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CCB-MCB Seminar: “Of folds and lumens: how cells build complex 3D structures” – Claudia Vásquez (Stanford University)

February 2 @ 11:00 am - 12:00 pm

Speaker: Claudia Vásquez, Postdoc (Stanford University)
Seminar title: “Of folds and lumens: how cells build complex 3D structures”
Date and Time: Wednesday, February 2; 11AM-NOON
“Of folds and lumens: how cells build complex 3D structures”
The study of cell shape has taught us many lessons about cellular function and dysfunction; however, we are just beginning to understand how this basic attribute drives form and function at the level of multicellular tissues. Work by myself and others has illuminated how fascinatingly interconnected cell shape is with dynamic, emergent properties of animal tissues. I have sought to understand an archetypal, yet still largely mysterious process; how a hollow opening, or lumen, is constructed from a solid mass of cells. In parallel, I have employed cryo-electron tomography to directly visualize the molecular-scale architecture of cell-cell contacts, the essential building blocks for multicellular tissues. These projects form the basis for my research program aimed at uncovering the emergent properties cells use to build higher-order tissue structures.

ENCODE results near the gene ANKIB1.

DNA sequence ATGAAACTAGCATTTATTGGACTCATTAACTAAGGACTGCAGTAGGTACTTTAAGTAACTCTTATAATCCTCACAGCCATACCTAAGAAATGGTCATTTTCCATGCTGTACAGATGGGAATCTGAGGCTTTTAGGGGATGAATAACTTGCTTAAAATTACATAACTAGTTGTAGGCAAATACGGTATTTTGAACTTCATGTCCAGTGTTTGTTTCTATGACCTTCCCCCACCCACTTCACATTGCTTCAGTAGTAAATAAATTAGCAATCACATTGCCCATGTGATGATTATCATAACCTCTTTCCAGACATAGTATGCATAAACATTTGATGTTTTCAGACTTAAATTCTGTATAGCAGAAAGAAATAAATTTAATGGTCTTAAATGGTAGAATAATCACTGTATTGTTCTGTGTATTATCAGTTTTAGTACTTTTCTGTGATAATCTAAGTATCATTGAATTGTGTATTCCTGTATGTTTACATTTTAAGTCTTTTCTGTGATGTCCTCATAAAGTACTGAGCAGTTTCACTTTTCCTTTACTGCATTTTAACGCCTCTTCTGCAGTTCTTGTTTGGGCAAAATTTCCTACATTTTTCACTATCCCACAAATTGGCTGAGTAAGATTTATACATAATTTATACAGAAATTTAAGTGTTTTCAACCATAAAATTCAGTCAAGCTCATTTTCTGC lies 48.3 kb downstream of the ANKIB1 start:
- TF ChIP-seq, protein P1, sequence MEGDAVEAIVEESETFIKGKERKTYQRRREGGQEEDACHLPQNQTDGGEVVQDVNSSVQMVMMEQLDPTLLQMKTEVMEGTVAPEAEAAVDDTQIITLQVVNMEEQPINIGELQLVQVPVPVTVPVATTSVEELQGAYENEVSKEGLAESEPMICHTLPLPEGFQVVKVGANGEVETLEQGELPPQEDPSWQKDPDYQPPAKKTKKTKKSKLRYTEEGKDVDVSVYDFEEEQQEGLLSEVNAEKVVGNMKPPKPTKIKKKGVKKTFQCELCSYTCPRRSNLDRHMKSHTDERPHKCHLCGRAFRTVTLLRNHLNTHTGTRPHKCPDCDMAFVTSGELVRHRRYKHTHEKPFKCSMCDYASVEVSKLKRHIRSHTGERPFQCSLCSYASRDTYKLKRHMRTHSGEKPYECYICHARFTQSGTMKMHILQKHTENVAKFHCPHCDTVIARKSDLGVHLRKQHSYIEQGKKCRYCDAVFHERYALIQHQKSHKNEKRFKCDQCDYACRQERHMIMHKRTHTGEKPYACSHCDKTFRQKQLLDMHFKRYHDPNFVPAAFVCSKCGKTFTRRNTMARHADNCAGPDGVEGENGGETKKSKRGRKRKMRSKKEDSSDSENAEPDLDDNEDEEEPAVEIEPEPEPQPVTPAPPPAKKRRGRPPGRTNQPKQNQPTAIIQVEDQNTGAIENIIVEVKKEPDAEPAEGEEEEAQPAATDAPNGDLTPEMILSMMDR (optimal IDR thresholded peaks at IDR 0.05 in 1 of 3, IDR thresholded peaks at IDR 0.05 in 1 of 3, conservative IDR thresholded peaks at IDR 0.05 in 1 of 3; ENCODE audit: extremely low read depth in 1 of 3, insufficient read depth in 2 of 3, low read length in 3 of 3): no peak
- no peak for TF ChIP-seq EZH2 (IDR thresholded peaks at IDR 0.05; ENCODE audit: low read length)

Claudia Vásquez is interested in identifying the molecular and physical rules cells utilize to build complex three-dimensional tissue structures. Her graduate work tackled mechanisms of tissue folding in the Drosophila embryo. As a postdoc, she uncovered how epithelial tissue topology is driven by cell-cell contacts. In addition to utilizing a broad range of molecular, genetic, and biochemical techniques, she has employed cellular cryo-electron tomography, which places molecular-scale observations within the spatial framework of multicellular tissues.  These projects form the basis for her future independent research aimed at understanding how living tissues are constructed from molecular to tissue scales.


February 2
11:00 am - 12:00 pm